Maximum Availability Foresees Growth with 20/20 Program
August 10, 2009 Alex Woodie
If its new 20/20 promotional program has its desired effect, Maximum Availability will have more installations of its *noMAX high availability software suite to look forward to. Under the program, which the company announced late last week, Maximum Availability is enticing users of other System i HA products to switch to *noMAX with the promise that they will pay 20 percent less than they do under their current contract.
Competitive upgrade programs are nothing new in the i OS software market, nor in the IT industry as a whole, for that matter. Before the i OS HA space experienced its wave of consolidation, competitive upgrade programs (really, competitive migration programs) were very common, as aggressive HA software companies battled for dominance in a very lucrative field worth hundreds of millions of dollars.
But now that the bulk of the i OS HA software market has been basically cornered by Vision Solutions (which bought its biggest rivals, Lakeview and iTera), and IBM‘s DataMirror group has scarcely been seen or heard from since the acquisition two years ago, the flurry of words and promises of big savings has slowed to a trickle. It’s enough to make an i OS products editor long for the good old days, when spirited HA software companies could always be counted on to fill some space and shake up a slow summer.
Then along comes Maximum Availability, which has been methodically building its base of customers and partners over the last 10 years, with a focus on SMB customers, as its larger rivals merge. Last week, the New Zealand company breathed some life back into the i OS HA software market with its 20/20 program, which promises big savings when users of competitive i OS HA software products switch to *noMAX.
The 20/20 program is based on the new subscription model that Maximum Availability unveiled earlier this year. The gist of the program is that Maximum Availability is promising that it can lower annual maintenance fees by at least 20 percent for customers who switch to a *noMAX subscription from a license for “a qualifying competitive product.” (Maximum Availability did not disclose what the products are, but they are likely recent releases of the usual suspects.)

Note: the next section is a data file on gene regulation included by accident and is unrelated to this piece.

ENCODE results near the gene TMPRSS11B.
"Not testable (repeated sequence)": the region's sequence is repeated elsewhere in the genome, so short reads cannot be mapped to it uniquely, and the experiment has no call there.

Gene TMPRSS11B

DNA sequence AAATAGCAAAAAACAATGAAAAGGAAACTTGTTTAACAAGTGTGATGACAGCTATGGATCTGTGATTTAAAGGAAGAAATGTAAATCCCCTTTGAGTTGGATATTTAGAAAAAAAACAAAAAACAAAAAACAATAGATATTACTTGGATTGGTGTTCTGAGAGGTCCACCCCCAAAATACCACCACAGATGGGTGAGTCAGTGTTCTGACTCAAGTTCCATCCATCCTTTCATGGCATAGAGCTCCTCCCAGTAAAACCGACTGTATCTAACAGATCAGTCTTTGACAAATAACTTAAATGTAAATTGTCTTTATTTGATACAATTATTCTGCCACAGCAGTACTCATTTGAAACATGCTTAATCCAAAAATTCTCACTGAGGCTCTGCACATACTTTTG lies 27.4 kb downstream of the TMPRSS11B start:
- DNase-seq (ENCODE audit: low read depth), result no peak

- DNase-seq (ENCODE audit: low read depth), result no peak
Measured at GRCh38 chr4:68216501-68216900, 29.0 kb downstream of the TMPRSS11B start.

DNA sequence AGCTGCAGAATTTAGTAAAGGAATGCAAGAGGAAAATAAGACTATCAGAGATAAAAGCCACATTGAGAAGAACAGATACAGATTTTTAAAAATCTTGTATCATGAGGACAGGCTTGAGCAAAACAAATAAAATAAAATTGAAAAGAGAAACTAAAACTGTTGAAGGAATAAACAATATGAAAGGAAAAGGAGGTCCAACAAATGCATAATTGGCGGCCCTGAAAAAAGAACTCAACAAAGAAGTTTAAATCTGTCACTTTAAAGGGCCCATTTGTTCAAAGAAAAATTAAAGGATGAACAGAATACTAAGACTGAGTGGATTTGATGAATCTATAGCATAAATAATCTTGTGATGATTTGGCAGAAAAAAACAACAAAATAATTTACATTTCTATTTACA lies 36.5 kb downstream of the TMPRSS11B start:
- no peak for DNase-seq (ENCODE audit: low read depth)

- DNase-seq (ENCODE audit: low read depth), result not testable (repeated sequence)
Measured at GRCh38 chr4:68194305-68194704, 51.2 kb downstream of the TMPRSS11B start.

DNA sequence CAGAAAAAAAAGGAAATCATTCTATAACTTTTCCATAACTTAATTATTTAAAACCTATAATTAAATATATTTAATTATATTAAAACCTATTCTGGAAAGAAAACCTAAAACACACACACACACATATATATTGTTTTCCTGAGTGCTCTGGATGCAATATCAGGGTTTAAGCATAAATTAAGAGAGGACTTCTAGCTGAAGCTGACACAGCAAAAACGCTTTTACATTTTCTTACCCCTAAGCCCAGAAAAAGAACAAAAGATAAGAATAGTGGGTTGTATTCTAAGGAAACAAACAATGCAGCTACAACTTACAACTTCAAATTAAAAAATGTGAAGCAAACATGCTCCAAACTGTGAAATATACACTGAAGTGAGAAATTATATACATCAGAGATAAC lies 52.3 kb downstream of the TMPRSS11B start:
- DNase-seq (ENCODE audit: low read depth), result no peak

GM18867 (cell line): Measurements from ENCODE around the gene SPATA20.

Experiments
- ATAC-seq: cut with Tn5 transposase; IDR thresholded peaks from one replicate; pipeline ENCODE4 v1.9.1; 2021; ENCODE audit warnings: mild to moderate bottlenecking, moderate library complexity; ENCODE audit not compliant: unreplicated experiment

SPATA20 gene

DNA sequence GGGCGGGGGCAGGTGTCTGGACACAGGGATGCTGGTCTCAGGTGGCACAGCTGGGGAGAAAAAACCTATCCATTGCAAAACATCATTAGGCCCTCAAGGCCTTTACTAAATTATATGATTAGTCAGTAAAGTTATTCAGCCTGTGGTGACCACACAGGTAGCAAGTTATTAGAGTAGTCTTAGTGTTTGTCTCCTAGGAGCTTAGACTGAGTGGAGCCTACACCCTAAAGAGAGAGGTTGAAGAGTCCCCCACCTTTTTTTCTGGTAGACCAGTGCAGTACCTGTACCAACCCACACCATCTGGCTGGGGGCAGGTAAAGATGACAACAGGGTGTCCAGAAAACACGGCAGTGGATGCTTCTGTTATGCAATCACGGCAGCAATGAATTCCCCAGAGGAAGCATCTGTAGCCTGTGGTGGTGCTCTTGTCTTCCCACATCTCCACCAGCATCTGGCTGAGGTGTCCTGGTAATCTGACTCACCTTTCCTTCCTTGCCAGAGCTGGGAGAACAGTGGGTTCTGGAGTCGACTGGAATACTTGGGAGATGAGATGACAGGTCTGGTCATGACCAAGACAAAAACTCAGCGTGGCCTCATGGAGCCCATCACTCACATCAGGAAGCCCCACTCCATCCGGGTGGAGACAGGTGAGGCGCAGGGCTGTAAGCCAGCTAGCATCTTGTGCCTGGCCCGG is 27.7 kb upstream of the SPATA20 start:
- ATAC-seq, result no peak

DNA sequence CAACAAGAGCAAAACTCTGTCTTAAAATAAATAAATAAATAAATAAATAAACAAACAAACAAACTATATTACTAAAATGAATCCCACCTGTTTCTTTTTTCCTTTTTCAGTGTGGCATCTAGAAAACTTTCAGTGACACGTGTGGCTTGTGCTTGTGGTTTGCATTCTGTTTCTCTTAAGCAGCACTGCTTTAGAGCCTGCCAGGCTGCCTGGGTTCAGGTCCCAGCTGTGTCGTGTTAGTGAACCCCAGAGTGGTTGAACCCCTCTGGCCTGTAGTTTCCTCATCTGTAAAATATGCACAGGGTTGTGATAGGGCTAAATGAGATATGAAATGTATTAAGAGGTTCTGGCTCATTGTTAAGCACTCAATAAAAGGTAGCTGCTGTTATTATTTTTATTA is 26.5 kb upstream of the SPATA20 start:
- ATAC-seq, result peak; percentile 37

Organizations that sign up for the 20/20 program must sign up for at least a 12-month subscription, which includes all applicable fees for software license, support, and maintenance. Maximum Availability doesn’t publish its complete pricing guide, but based on earlier conversations with company officials, a rough estimate of the cost of such a contract on a smaller P10 type box would land in the vicinity of $2,000 per month. If, for some reason, the organizations’ previous annual maintenance fees were cheaper than the *noMAX subscription, then Maximum Availability is on the hook for the difference.
But Maximum Availability is confident that won’t be the case. “We started out 10 years ago to build a replication product for the AS/400 that was designed from the ground up to deliver the best performance, be quick and easy to install, easy to operate, and require minimal support,” Simon O’Sullivan, executive vice president, says in a press release. “This heritage of one core product, designed for ease of use, reliability, and performance, is really paying dividends now and allows us the luxury to confidently offer 20/20 to the market.”
If, for some reason, the new customer isn’t happy with the *noMAX software, they can get a full refund during the first 60 days of the contract. What’s more, the company is waiving implementation fees for customers that sign a three-year contract. (It also offers a short and relatively expensive three-month contract under its new subscription model, but it’s not included in the 20/20 program.)
Maximum Availability is confident it can claim its share of the global market for i OS HA and disaster recovery software. “With 20/20, our aim is to provide customers currently using high availability/disaster recovery software a better solution and save them money,” CEO Allan Campbell says in the press release. “We are committed to the i [operating system]. It is our absolute focus and despite the doom and gloom elsewhere, we are growing, hiring staff, and continuing to develop and enhance our software.”
Campbell, who hails from Scotland, continued with a bit of smack-talking aimed at his bigger competitors–a refreshing change from the Kumbaya-singing currently permeating the market. “We understand clearly that there is a market for quality software at a fair price, especially when it is backed up by a support team that really grasps that it is our customers that pay our wages, and we hope to capture more of those customers with this program,” he says.
As for what the other “20” in the “20/20” program stands for: According to Maximum Availability, it stands for the 20 reasons customers should switch to *noMAX; they weren’t disclosed. For more information, check out the company’s Web site at www.maxava.com.